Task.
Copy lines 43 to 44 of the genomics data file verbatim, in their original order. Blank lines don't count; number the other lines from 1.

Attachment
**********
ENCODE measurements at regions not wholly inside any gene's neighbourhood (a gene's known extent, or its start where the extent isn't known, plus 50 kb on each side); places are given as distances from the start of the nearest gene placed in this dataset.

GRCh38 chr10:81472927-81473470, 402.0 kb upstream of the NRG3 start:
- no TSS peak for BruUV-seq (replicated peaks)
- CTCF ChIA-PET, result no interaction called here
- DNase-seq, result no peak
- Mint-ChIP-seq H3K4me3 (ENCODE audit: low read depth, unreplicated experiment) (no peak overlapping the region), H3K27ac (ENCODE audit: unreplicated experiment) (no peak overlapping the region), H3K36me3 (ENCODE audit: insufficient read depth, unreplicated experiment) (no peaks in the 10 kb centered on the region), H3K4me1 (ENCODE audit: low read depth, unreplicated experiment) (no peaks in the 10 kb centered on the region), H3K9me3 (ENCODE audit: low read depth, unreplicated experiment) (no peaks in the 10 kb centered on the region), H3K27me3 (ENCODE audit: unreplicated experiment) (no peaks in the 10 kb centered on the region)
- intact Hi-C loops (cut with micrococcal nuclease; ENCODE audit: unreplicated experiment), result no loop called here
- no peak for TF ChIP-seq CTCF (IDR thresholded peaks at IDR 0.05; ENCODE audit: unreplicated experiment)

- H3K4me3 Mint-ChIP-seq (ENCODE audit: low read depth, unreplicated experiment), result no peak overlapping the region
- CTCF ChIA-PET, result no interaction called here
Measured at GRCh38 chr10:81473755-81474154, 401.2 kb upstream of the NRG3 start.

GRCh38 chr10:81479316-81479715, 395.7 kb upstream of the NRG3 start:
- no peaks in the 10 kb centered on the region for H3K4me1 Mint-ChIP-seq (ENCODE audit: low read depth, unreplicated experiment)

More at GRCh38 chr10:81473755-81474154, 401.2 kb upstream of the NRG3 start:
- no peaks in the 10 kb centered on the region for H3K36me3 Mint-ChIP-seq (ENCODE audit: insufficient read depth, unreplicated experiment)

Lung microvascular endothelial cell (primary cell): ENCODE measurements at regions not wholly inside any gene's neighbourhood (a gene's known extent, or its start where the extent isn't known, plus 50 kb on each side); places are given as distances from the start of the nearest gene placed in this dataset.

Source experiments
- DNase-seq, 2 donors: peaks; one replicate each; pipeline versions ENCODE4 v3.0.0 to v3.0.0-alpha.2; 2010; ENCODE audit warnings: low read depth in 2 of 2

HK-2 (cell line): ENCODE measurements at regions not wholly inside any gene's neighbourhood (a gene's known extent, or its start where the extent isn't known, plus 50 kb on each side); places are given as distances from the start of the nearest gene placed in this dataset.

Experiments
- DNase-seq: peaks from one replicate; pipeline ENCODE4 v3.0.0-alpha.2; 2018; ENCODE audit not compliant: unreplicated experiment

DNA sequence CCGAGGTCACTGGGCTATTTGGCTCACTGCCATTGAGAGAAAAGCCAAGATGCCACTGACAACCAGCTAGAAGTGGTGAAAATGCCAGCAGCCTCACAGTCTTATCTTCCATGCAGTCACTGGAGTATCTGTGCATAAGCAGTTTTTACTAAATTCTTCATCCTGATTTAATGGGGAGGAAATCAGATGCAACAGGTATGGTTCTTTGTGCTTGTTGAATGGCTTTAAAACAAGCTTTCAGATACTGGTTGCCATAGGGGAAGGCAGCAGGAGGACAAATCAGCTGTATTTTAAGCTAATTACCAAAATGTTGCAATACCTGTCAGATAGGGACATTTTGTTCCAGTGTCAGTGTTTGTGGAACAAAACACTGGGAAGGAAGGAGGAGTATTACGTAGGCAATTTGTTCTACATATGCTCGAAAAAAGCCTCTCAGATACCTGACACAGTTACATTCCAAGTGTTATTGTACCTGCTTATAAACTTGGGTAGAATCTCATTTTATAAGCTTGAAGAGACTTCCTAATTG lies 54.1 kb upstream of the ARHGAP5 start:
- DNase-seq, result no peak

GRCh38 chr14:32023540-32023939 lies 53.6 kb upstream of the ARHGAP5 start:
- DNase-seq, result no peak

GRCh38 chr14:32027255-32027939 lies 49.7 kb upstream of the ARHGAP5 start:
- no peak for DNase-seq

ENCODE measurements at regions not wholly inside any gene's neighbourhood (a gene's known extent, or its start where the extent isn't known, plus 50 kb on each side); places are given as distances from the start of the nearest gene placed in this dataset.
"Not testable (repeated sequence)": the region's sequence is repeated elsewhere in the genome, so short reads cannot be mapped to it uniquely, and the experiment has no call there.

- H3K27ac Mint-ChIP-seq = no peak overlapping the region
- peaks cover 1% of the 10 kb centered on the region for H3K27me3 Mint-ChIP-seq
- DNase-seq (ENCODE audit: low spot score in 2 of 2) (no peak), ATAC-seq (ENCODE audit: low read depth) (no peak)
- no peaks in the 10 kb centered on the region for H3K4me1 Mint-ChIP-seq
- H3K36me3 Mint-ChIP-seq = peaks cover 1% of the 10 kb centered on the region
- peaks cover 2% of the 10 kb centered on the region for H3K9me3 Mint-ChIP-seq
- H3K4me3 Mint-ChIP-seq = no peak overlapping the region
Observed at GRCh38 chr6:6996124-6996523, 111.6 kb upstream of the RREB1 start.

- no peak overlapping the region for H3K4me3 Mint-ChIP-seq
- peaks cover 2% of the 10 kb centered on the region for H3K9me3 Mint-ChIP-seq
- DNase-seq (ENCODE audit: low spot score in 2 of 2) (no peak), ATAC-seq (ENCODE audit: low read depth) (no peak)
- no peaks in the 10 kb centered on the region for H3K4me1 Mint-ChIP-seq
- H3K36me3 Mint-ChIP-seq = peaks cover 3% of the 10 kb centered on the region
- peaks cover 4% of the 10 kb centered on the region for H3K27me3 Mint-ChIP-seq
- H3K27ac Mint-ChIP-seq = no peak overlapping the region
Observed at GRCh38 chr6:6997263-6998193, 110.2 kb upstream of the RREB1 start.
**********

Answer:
- peaks cover 4% of the 10 kb centered on the region for H3K27me3 Mint-ChIP-seq
- H3K27ac Mint-ChIP-seq = no peak overlapping the region